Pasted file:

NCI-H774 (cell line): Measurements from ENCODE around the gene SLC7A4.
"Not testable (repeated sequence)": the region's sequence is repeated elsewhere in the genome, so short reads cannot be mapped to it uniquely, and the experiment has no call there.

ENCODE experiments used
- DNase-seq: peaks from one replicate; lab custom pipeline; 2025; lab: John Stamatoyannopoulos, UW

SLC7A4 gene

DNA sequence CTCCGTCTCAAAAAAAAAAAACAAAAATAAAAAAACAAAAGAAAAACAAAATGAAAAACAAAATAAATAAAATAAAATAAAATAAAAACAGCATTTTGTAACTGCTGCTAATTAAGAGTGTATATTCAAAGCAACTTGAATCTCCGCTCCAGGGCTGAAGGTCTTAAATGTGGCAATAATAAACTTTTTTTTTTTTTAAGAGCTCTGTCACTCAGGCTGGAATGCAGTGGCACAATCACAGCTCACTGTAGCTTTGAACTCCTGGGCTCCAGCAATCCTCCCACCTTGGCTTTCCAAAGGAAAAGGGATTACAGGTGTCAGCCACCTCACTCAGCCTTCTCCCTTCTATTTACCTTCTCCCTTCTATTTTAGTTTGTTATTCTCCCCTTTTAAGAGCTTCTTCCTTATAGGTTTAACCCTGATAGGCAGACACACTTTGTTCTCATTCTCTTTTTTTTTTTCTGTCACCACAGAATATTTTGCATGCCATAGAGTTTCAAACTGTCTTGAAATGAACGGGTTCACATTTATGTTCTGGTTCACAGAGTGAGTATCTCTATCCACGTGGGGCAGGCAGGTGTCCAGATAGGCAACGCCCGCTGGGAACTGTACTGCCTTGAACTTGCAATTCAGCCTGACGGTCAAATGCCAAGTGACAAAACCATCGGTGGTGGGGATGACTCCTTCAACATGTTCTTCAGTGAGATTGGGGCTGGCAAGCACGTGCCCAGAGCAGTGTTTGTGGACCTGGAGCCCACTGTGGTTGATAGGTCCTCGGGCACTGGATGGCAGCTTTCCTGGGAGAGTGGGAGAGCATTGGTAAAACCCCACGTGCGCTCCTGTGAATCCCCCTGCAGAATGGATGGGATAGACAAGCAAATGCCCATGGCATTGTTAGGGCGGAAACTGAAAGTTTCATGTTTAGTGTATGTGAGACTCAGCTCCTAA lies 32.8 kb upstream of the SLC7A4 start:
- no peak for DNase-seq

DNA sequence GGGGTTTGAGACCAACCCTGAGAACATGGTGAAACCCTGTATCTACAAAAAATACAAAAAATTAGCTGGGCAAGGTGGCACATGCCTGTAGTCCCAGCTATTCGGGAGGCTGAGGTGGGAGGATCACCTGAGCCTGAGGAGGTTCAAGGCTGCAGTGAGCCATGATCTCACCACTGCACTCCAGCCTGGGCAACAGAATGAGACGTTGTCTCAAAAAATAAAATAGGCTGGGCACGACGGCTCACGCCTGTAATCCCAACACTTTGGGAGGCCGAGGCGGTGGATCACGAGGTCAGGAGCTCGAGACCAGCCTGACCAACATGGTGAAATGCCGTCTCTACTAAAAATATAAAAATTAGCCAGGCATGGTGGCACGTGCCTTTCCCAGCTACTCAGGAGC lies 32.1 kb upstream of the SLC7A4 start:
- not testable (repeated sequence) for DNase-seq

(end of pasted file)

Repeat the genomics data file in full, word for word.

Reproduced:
NCI-H774 (cell line): Measurements from ENCODE around the gene SLC7A4.
"Not testable (repeated sequence)": the region's sequence is repeated elsewhere in the genome, so short reads cannot be mapped to it uniquely, and the experiment has no call there.

ENCODE experiments used
- DNase-seq: peaks from one replicate; lab custom pipeline; 2025; lab: John Stamatoyannopoulos, UW

SLC7A4 gene

DNA sequence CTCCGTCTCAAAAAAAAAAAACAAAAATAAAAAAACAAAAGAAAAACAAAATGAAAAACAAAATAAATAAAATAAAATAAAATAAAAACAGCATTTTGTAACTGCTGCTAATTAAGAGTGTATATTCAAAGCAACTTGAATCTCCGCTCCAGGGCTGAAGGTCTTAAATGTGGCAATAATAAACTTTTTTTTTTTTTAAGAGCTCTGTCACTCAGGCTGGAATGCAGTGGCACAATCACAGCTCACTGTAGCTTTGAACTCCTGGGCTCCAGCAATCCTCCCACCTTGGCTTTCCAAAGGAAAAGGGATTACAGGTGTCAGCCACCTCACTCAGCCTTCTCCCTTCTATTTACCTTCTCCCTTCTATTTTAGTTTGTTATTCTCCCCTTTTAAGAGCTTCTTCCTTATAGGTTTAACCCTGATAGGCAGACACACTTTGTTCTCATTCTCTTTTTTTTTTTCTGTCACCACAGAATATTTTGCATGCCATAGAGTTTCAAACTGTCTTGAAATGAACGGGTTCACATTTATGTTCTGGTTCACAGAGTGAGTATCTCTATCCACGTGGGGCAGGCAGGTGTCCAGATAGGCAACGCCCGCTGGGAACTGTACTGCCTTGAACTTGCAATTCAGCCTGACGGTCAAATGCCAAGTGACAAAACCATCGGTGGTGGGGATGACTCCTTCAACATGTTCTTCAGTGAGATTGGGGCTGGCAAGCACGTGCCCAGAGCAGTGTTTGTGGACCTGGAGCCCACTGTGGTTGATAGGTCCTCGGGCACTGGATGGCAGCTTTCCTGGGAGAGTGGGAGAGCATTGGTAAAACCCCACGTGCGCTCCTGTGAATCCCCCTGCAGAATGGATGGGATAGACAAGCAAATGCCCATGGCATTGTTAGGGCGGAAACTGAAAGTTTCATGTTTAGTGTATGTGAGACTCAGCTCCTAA lies 32.8 kb upstream of the SLC7A4 start:
- no peak for DNase-seq

DNA sequence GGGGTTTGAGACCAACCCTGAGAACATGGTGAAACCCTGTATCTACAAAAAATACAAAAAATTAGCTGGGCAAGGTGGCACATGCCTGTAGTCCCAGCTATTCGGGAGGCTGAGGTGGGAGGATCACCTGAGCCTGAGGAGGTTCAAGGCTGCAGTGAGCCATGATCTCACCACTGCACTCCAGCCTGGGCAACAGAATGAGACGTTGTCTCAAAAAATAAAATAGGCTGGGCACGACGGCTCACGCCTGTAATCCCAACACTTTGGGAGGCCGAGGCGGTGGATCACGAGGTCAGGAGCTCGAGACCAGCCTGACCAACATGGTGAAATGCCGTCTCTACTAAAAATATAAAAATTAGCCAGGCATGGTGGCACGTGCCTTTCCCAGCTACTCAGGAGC lies 32.1 kb upstream of the SLC7A4 start:
- not testable (repeated sequence) for DNase-seq